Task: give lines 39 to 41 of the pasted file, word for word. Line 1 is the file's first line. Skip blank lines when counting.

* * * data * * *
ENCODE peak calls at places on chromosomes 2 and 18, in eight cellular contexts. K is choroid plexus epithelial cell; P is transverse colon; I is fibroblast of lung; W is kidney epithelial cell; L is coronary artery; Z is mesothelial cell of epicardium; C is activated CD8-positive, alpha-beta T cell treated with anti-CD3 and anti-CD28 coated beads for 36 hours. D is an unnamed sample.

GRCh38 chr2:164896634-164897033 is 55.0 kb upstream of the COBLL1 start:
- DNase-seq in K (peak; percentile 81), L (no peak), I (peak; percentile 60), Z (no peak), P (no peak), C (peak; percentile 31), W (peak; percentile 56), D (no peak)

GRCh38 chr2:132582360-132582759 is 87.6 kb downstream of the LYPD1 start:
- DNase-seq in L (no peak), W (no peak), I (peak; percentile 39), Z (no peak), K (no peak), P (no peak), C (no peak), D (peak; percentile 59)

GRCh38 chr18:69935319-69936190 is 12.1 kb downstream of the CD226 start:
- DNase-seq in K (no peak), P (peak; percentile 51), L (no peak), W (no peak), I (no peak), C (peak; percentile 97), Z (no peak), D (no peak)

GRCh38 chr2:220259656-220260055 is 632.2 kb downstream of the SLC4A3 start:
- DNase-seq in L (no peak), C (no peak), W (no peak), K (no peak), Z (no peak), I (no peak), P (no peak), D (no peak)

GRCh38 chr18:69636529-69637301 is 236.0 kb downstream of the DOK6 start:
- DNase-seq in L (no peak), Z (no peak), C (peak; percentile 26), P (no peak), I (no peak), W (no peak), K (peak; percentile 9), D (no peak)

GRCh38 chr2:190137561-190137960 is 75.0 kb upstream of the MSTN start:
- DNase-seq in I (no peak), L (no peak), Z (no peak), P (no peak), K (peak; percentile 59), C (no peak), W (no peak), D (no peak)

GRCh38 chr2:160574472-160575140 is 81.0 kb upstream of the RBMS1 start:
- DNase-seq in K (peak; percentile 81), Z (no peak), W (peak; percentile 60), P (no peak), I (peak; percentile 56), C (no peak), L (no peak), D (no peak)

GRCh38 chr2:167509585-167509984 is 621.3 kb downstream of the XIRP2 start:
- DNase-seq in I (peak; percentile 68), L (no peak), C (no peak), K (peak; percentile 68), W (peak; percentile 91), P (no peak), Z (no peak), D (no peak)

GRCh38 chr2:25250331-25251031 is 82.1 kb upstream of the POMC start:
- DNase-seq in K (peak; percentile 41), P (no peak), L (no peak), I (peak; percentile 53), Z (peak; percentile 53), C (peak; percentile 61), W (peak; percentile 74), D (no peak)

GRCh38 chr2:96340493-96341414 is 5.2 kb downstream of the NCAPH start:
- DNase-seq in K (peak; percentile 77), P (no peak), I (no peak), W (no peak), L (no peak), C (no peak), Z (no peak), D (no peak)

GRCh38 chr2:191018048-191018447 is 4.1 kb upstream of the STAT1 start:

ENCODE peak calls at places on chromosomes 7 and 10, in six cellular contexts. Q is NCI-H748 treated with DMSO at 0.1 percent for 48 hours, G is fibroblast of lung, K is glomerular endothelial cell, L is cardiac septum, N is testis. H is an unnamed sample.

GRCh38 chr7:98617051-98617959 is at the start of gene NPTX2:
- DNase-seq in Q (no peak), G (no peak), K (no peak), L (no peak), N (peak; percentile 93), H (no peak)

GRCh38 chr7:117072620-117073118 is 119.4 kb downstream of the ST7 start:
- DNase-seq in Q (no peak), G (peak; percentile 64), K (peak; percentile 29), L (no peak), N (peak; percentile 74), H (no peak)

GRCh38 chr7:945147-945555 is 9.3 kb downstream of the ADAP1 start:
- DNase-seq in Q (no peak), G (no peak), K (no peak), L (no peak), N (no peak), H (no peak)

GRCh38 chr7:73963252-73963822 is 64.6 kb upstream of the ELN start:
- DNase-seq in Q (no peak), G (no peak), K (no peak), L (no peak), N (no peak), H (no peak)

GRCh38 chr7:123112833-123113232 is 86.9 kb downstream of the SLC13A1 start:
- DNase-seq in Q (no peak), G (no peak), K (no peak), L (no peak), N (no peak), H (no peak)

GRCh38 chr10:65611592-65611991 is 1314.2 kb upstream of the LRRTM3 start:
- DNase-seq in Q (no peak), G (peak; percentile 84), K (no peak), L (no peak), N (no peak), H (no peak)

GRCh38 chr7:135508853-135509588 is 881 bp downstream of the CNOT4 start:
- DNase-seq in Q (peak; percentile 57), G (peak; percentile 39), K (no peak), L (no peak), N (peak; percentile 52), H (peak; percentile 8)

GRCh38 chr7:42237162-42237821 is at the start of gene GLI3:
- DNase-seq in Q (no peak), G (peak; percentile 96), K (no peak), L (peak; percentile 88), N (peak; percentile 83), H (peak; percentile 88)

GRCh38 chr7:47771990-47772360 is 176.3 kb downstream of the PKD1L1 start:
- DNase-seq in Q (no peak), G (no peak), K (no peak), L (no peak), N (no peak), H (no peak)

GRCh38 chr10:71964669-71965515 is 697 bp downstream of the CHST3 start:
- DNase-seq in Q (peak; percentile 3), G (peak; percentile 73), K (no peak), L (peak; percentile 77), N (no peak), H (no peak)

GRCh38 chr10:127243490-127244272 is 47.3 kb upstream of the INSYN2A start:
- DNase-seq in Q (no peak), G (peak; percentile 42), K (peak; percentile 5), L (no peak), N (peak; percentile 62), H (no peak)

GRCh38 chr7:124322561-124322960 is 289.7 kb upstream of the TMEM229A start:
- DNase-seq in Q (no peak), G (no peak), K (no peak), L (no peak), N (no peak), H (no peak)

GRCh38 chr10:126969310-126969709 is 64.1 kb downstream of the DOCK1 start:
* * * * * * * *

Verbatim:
- DNase-seq in Q (no peak), G (peak; percentile 96), K (no peak), L (peak; percentile 88), N (peak; percentile 83), H (peak; percentile 88)

GRCh38 chr7:47771990-47772360 is 176.3 kb downstream of the PKD1L1 start:
- DNase-seq in Q (no peak), G (no peak), K (no peak), L (no peak), N (no peak), H (no peak)